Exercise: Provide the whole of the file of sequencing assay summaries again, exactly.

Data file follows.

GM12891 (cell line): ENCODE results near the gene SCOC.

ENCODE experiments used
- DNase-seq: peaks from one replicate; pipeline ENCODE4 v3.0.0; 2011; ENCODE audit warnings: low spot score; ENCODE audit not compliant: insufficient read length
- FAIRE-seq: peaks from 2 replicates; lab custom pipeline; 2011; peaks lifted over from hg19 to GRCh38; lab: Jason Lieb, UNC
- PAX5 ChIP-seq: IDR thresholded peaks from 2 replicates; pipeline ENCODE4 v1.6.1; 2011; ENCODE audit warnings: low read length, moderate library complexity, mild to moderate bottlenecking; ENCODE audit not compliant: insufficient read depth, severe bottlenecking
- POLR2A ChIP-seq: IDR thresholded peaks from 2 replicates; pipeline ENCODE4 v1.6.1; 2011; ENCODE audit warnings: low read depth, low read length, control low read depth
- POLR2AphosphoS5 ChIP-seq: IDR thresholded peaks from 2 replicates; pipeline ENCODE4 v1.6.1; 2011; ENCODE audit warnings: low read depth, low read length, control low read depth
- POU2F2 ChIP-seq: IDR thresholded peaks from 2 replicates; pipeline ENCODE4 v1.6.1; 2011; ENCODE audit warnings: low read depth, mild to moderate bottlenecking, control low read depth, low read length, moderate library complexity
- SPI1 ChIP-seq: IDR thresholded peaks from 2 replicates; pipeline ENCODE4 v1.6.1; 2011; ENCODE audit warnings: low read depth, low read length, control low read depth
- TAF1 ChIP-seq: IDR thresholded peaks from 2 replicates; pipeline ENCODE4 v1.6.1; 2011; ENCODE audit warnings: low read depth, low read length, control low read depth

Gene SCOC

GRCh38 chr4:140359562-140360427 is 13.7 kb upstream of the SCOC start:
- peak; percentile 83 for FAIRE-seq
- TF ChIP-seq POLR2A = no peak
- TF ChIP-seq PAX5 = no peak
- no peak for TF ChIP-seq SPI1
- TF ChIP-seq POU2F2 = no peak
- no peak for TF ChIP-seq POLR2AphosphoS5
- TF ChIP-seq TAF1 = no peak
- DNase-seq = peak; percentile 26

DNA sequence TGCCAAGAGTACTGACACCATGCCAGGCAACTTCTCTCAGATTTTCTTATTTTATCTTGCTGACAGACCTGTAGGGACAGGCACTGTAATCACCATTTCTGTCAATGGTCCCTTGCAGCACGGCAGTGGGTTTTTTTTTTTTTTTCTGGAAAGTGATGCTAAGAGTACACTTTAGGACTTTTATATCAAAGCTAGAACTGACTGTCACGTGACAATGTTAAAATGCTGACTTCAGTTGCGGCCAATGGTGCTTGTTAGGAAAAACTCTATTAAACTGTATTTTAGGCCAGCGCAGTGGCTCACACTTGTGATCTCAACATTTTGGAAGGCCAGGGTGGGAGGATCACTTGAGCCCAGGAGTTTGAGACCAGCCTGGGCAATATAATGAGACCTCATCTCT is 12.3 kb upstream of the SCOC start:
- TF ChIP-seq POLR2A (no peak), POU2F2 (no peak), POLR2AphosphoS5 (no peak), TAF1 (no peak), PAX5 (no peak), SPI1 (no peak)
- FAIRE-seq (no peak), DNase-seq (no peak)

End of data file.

GM12891 (cell line): ENCODE results near the gene SCOC.

ENCODE experiments used
- DNase-seq: peaks from one replicate; pipeline ENCODE4 v3.0.0; 2011; ENCODE audit warnings: low spot score; ENCODE audit not compliant: insufficient read length
- FAIRE-seq: peaks from 2 replicates; lab custom pipeline; 2011; peaks lifted over from hg19 to GRCh38; lab: Jason Lieb, UNC
- PAX5 ChIP-seq: IDR thresholded peaks from 2 replicates; pipeline ENCODE4 v1.6.1; 2011; ENCODE audit warnings: low read length, moderate library complexity, mild to moderate bottlenecking; ENCODE audit not compliant: insufficient read depth, severe bottlenecking
- POLR2A ChIP-seq: IDR thresholded peaks from 2 replicates; pipeline ENCODE4 v1.6.1; 2011; ENCODE audit warnings: low read depth, low read length, control low read depth
- POLR2AphosphoS5 ChIP-seq: IDR thresholded peaks from 2 replicates; pipeline ENCODE4 v1.6.1; 2011; ENCODE audit warnings: low read depth, low read length, control low read depth
- POU2F2 ChIP-seq: IDR thresholded peaks from 2 replicates; pipeline ENCODE4 v1.6.1; 2011; ENCODE audit warnings: low read depth, mild to moderate bottlenecking, control low read depth, low read length, moderate library complexity
- SPI1 ChIP-seq: IDR thresholded peaks from 2 replicates; pipeline ENCODE4 v1.6.1; 2011; ENCODE audit warnings: low read depth, low read length, control low read depth
- TAF1 ChIP-seq: IDR thresholded peaks from 2 replicates; pipeline ENCODE4 v1.6.1; 2011; ENCODE audit warnings: low read depth, low read length, control low read depth

Gene SCOC

GRCh38 chr4:140359562-140360427 is 13.7 kb upstream of the SCOC start:
- peak; percentile 83 for FAIRE-seq
- TF ChIP-seq POLR2A = no peak
- TF ChIP-seq PAX5 = no peak
- no peak for TF ChIP-seq SPI1
- TF ChIP-seq POU2F2 = no peak
- no peak for TF ChIP-seq POLR2AphosphoS5
- TF ChIP-seq TAF1 = no peak
- DNase-seq = peak; percentile 26

DNA sequence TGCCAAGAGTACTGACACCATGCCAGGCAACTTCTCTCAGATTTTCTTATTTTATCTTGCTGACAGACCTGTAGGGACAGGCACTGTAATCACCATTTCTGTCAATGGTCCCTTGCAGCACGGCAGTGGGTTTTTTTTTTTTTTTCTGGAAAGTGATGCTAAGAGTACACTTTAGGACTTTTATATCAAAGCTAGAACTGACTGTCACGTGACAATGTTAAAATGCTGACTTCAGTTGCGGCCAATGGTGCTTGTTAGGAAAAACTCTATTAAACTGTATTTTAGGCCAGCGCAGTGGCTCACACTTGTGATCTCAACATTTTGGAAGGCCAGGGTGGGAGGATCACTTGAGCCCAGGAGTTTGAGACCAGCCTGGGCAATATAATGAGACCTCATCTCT is 12.3 kb upstream of the SCOC start:
- TF ChIP-seq POLR2A (no peak), POU2F2 (no peak), POLR2AphosphoS5 (no peak), TAF1 (no peak), PAX5 (no peak), SPI1 (no peak)
- FAIRE-seq (no peak), DNase-seq (no peak)